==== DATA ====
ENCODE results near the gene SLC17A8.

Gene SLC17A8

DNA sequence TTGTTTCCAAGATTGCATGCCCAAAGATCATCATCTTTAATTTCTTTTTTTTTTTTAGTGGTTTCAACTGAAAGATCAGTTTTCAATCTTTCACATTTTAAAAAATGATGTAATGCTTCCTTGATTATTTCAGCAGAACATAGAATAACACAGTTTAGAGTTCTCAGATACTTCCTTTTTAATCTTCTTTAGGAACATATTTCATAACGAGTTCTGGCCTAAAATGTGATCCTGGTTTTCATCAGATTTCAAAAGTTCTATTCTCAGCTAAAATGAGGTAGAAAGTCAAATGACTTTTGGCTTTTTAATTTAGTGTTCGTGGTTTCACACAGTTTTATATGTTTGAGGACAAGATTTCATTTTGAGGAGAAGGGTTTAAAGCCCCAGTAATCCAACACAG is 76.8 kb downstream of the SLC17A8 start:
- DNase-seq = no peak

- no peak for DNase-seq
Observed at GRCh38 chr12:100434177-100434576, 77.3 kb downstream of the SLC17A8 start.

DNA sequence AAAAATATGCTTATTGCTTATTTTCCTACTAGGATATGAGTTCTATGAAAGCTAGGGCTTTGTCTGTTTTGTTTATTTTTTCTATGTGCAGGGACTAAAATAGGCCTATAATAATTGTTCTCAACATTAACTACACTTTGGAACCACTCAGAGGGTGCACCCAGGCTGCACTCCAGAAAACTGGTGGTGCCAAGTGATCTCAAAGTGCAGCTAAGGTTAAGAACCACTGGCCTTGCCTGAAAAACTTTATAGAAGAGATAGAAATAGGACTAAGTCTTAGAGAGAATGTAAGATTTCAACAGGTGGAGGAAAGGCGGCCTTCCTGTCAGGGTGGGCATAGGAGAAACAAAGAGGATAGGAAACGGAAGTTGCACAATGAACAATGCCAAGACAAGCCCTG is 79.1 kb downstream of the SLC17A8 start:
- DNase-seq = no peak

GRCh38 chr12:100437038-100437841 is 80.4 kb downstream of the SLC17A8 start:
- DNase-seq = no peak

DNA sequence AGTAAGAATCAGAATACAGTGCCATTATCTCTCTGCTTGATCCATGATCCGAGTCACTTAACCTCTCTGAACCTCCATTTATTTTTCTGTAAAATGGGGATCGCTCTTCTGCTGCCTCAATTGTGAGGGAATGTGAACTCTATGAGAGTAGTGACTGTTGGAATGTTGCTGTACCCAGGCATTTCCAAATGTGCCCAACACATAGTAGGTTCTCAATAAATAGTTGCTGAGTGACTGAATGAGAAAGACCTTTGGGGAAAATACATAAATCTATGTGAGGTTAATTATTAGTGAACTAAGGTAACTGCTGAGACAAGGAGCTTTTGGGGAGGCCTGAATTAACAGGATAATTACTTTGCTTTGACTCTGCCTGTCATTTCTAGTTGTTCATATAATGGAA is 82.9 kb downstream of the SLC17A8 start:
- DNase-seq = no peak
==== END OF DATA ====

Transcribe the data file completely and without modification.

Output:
ENCODE results near the gene SLC17A8.

Gene SLC17A8

DNA sequence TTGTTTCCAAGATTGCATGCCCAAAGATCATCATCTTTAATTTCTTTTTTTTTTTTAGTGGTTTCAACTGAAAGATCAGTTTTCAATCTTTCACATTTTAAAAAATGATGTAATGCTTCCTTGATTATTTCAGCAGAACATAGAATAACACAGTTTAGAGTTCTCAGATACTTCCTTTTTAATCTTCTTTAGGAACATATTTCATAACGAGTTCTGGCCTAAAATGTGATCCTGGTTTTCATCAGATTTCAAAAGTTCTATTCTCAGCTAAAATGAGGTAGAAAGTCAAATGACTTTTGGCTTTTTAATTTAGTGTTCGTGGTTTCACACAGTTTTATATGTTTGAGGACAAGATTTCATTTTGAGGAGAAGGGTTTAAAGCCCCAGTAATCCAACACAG is 76.8 kb downstream of the SLC17A8 start:
- DNase-seq = no peak

- no peak for DNase-seq
Observed at GRCh38 chr12:100434177-100434576, 77.3 kb downstream of the SLC17A8 start.

DNA sequence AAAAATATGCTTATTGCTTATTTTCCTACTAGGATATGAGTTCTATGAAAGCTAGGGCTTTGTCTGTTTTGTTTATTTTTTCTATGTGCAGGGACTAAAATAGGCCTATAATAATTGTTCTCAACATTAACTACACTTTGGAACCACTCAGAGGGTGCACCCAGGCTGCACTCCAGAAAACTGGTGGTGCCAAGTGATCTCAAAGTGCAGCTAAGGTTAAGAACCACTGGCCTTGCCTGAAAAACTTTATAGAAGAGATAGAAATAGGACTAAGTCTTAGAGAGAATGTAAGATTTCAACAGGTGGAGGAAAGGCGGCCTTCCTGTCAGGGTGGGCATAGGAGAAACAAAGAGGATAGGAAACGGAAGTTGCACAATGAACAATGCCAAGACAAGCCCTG is 79.1 kb downstream of the SLC17A8 start:
- DNase-seq = no peak

GRCh38 chr12:100437038-100437841 is 80.4 kb downstream of the SLC17A8 start:
- DNase-seq = no peak

DNA sequence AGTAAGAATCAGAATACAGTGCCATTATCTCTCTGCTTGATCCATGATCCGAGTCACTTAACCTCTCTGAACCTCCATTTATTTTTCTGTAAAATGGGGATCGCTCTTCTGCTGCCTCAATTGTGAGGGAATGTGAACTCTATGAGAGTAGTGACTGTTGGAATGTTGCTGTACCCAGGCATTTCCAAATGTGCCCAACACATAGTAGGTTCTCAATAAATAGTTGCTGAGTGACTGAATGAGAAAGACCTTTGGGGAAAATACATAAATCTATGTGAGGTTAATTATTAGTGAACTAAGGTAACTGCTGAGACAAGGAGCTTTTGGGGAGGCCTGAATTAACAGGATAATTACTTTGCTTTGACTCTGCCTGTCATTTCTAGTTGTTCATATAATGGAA is 82.9 kb downstream of the SLC17A8 start:
- DNase-seq = no peak